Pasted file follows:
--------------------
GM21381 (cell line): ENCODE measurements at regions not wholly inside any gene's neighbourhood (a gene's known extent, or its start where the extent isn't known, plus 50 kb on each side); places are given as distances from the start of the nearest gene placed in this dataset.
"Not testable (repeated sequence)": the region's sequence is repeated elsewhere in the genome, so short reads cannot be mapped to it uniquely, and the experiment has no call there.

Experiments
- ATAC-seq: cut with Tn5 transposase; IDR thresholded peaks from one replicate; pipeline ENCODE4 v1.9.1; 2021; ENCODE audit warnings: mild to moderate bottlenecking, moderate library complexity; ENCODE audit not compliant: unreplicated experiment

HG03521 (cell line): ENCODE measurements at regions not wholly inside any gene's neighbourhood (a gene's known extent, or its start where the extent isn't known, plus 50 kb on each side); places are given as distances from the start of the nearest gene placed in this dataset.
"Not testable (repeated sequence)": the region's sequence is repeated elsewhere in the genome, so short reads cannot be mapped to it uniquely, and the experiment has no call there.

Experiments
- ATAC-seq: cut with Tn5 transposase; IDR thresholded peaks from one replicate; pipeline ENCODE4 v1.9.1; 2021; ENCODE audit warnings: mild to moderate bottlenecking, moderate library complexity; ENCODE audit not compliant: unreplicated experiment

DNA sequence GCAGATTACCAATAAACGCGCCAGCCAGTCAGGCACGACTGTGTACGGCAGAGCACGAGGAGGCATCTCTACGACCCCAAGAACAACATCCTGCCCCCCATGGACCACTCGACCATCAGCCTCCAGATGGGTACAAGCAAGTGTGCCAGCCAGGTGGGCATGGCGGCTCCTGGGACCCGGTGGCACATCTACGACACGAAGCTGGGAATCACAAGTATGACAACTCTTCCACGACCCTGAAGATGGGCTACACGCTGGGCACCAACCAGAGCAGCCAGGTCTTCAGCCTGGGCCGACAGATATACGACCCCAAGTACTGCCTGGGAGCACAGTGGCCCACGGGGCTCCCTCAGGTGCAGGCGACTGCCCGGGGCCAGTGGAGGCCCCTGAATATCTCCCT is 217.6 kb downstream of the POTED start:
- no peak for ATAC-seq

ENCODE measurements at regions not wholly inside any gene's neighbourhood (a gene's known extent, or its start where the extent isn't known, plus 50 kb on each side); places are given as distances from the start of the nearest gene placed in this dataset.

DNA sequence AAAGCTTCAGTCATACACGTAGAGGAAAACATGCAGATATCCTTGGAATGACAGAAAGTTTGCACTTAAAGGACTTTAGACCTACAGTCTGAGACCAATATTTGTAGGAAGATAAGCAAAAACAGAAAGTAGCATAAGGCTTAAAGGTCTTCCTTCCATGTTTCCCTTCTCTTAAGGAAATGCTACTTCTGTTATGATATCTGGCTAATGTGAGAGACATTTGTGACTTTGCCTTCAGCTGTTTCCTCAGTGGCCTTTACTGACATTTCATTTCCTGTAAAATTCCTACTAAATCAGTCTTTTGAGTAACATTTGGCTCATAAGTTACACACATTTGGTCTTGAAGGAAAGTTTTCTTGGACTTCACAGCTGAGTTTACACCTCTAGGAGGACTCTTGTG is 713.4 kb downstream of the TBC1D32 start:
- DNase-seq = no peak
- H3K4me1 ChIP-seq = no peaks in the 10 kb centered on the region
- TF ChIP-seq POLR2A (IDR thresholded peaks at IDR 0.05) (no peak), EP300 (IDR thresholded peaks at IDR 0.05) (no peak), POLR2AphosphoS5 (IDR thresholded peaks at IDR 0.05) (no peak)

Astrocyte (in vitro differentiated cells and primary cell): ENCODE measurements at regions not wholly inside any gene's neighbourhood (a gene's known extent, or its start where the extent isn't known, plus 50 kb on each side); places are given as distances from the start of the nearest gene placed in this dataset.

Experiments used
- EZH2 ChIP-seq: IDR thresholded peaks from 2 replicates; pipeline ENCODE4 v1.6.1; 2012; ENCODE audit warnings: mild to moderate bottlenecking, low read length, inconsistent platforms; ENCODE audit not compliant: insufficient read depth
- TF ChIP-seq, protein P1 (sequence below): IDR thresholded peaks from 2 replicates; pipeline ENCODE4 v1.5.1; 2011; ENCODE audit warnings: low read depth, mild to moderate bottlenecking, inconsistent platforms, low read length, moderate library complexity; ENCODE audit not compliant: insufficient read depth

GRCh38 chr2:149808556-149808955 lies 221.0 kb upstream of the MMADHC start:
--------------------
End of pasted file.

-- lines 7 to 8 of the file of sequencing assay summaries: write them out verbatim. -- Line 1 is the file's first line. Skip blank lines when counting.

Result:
Experiments
- ATAC-seq: cut with Tn5 transposase; IDR thresholded peaks from one replicate; pipeline ENCODE4 v1.9.1; 2021; ENCODE audit warnings: mild to moderate bottlenecking, moderate library complexity; ENCODE audit not compliant: unreplicated experiment